Both men were longtime taxi drivers from Romania. Both were worried about paying their bills as Uber decimated their industry. They were best friends. And both had struggled with depression.
Nicanor Ochisor’s wife dragged him to a doctor in March to get help. Two days later, he hanged himself in his garage.
“I didn’t know he was so depressed,” his friend, Nicolae Hent, said.
Mr. Hent had taken antidepressants. He wished he could have told Mr. Ochisor that it would get better.
“I didn’t know. I still feel bad even now — why I didn’t know that,” Mr. Hent said recently as he drove his taxi through Queens.
Mr. Ochisor was one of six professional drivers to commit suicide in New York in the last year — a crisis that has prompted a flurry of legislation to address the despair plaguing the industry. Most were men in their 50s and 60s anguished about their finances and feeling hopeless about being able to retire.
Many taxi drivers are under incredible stress, but Mr. Ochisor’s story shows how difficult it can be to convince those with severe depression to talk about it. Life behind the wheel of a taxi can be solitary and the job tends to attract independent-minded people who might not feel comfortable talking about emotions that can carry a stigma.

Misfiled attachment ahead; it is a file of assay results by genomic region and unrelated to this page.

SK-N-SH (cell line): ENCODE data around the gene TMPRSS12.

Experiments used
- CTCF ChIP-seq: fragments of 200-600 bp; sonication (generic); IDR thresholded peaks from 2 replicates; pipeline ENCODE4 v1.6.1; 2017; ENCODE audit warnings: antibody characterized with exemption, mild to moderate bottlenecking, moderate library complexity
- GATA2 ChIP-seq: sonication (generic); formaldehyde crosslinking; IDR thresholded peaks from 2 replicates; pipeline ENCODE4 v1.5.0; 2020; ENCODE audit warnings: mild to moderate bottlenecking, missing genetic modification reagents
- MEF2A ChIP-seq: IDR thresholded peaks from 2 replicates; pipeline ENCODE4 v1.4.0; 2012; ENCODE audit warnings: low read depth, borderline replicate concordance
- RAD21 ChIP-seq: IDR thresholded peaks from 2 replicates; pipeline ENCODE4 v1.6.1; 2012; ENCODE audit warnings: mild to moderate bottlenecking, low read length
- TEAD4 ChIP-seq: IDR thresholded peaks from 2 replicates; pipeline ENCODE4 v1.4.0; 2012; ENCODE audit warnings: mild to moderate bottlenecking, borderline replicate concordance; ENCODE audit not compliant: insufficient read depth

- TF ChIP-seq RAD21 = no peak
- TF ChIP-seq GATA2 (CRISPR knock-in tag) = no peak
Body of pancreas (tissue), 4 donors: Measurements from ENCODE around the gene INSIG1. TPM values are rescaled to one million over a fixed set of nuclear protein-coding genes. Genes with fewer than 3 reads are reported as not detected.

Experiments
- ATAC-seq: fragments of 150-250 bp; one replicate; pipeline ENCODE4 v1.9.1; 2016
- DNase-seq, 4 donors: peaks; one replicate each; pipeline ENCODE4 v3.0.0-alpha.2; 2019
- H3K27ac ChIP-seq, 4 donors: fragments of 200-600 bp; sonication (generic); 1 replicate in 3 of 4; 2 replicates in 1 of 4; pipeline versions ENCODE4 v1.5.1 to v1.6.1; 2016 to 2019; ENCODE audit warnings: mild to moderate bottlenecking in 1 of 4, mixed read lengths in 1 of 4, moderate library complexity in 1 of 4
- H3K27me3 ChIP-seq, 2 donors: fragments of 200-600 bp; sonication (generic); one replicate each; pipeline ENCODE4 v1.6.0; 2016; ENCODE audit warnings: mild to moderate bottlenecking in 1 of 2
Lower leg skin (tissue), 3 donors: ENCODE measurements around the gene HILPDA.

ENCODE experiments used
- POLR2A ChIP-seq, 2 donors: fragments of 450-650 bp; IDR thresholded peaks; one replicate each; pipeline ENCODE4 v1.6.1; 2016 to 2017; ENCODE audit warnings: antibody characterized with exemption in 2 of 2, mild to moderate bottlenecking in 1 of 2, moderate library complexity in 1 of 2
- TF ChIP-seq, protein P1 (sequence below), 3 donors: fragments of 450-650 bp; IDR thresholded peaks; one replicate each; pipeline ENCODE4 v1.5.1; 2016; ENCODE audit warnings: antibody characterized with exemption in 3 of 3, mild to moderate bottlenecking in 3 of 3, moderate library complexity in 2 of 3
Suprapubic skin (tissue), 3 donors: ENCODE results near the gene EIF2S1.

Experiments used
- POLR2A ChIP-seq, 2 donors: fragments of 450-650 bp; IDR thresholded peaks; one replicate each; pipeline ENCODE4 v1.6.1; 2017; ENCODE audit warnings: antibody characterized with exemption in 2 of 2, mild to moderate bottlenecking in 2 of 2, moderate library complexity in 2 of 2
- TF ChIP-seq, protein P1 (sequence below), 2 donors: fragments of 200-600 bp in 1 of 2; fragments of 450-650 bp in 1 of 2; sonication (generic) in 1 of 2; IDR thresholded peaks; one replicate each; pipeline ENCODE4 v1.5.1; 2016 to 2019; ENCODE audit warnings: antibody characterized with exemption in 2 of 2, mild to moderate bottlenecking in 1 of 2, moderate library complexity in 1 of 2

But city officials are urging drivers to seek help. In August, the City Council approved a cap on Uber and other ride-hail vehicles — the first major American city to rein in the booming apps. Now the Council is considering a separate set of bills that would establish a health fund for drivers and create “driver assistance centers” for mental health counseling and financial advice.
One bill aims to help taxi medallion owners saddled with massive debt. Corey Johnson, the Council speaker, said the city was considering several measures to do that, including a partial bailout or a hardship fund for medallion owners who drive their taxis — not for large-scale owners like Michael Cohen, President Trump’s former lawyer who with his wife owned more than 30 medallions.
“For the smaller individual medallion owners, what can we do to help them get out from under this crushing debt?” Mr. Johnson said in an interview, adding that the Council should vote on the bills by the end of the year. “We’re trying to figure out a way to do that.”
The recent string of suicides and the intense publicity they have received are now prodding drivers to speak more openly about their mental health — with each other and with their families. As their industry collapses, the conversations among drivers are different, from sharing photos of their grandchildren or talking about hobbies like winemaking, to discussing how they are going to survive.
Lal Singh, a taxi driver for three decades, said he had thought about suicide as he endured long hours driving his taxi and worried about paying off the loan he had taken out to buy it.
“When I hear that somebody did suicide, I was thinking about me,” Mr. Singh said as he waited at the taxi parking lot at Kennedy International Airport on a recent afternoon. “I’m going to be one of them one day.”
Mr. Singh, who is 62, owes about $6,200 a month on the taxi medallion he bought in 2000. He often drives a long stretch of Manhattan, from Harlem to Wall Street, looking in vain for passengers.
“When you have nothing to do, we are suffering,” Mr. Singh said. “What are you living for?”
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SOURCE: New York Times, Emma G. Fitzsimmons